By Jon Huntsman
One of the many reasons that people have lost trust in our nation's economic and political system is the inequality of economic opportunities afforded to our citizens.
Every boy and girl in America, no matter their socioeconomic background, deserves a fair chance to build a good career and improve their economic standing.
Tragically, today that is not the case. Millions of children are trapped in failing schools, sentenced to a life of unfulfilled potential. Every child has a genius within, and education must be the great equalizer that unleashes their God-given skills and levels the economic playing field.
Developing our human capital is also critical to ensuring that America remains competitive in the 21st-century global economy, and continues to produce the best and brightest innovators and entrepreneurs.
My administration will seek to transform and modernize our education system by ending the current one-size-fits-all approach and instead focusing our efforts on how best to serve individual communities, individual schools and individual students.
This means, first and foremost, restoring local control. States and local districts are laboratories of innovation, and Washington must empower them to meet the unique needs of their students.
I was the first governor to reject the unnecessary federal overreach of No Child Left Behind - which imposed a multitude of burdensome mandates and regulations on states - and as president I will seek its full repeal.
Recognizing that competition breeds excellence, we must break down the federal barriers that inhibit states from maximizing school choice, which may include voucher programs, charter schools, or giving parents the option to choose between public schools.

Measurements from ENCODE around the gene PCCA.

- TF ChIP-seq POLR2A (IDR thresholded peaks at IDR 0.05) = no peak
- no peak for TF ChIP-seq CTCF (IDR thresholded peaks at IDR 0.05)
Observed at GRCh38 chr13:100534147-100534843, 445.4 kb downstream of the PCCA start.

Early childhood learning is critical for our students' long-term success, and the Head Start program has failed to meet its laudable goals. I will block grant Head Start funds to the states, allowing them to create unique childhood education programs. In Utah, I signed into law an all-day kindergarten program aimed at preparing at-risk children for school, which has been a tremendous success and can serve as a model for other states.
We must reorient the Department of Education, which has grown too large and powerful. Massively scaling down the department, and eventually removing it from Cabinet-rank, will clear the way for necessary education reforms at the local level and free up precious resources. Every dollar saved in the bureaucracy is a dollar that can be invested in our classrooms.
New technologies are constantly creating innovative opportunities to individualize education and introduce competition. Digital learning, for example, can enhance foreign language studies and help narrow the gap in resources between urban, suburban and rural schools. The federal government can and should promote these programs by cutting red tape and eliminating roadblocks to their use.
We must also recognize that perhaps the single greatest factor in determining student achievement is the quality of the teacher, the vast majority of whom work long hours for mediocre pay. Quality teaching should be encouraged by rewarding the best teachers with higher salaries, thus creating an important incentive for excellence.
In order to improve transparency and incentivize reform, my administration will expand the use of Common Core Standards - a common effort of 45 states - which benchmarks our children against the very best of their global competitors. Our children must be prepared to compete with their peers around the world, and these standards are a powerful tool to measure progress and help create momentum for necessary reforms.
Finally, while states must be the primary driver of education policy, the federal government should provide targeted funding for vital national priorities such as advanced mathematics, science and language skills. Every child should have the opportunity to learn a second language, an invaluable skill in an increasingly global economy.
Reforming our education system so that every child has an equal opportunity to succeed is the civil rights issue of our time, and an economic imperative for our country's future.
Having lived overseas four times, I have seen firsthand that other nations are making the tough choices necessary to compete in the 21st century. America must do the same.